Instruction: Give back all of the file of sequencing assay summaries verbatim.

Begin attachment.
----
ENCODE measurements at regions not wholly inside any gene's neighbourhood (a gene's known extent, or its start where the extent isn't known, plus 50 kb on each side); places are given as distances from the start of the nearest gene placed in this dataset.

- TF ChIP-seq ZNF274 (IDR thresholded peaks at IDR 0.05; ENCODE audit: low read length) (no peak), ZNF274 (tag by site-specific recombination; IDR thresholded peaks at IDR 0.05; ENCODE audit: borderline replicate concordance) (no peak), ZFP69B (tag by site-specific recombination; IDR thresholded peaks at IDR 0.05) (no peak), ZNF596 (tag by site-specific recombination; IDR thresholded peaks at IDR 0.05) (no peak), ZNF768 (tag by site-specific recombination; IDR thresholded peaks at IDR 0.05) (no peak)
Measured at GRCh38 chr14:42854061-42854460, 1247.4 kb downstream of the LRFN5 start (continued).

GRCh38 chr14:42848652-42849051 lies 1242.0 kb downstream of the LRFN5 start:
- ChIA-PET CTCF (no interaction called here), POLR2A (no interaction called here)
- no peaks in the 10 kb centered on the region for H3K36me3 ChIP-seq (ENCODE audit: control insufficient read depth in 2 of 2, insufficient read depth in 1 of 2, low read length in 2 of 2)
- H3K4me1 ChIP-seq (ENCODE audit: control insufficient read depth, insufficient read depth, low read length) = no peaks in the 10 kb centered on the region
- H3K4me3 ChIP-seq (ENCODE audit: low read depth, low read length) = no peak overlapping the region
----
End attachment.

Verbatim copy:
ENCODE measurements at regions not wholly inside any gene's neighbourhood (a gene's known extent, or its start where the extent isn't known, plus 50 kb on each side); places are given as distances from the start of the nearest gene placed in this dataset.

- TF ChIP-seq ZNF274 (IDR thresholded peaks at IDR 0.05; ENCODE audit: low read length) (no peak), ZNF274 (tag by site-specific recombination; IDR thresholded peaks at IDR 0.05; ENCODE audit: borderline replicate concordance) (no peak), ZFP69B (tag by site-specific recombination; IDR thresholded peaks at IDR 0.05) (no peak), ZNF596 (tag by site-specific recombination; IDR thresholded peaks at IDR 0.05) (no peak), ZNF768 (tag by site-specific recombination; IDR thresholded peaks at IDR 0.05) (no peak)
Measured at GRCh38 chr14:42854061-42854460, 1247.4 kb downstream of the LRFN5 start (continued).

GRCh38 chr14:42848652-42849051 lies 1242.0 kb downstream of the LRFN5 start:
- ChIA-PET CTCF (no interaction called here), POLR2A (no interaction called here)
- no peaks in the 10 kb centered on the region for H3K36me3 ChIP-seq (ENCODE audit: control insufficient read depth in 2 of 2, insufficient read depth in 1 of 2, low read length in 2 of 2)
- H3K4me1 ChIP-seq (ENCODE audit: control insufficient read depth, insufficient read depth, low read length) = no peaks in the 10 kb centered on the region
- H3K4me3 ChIP-seq (ENCODE audit: low read depth, low read length) = no peak overlapping the region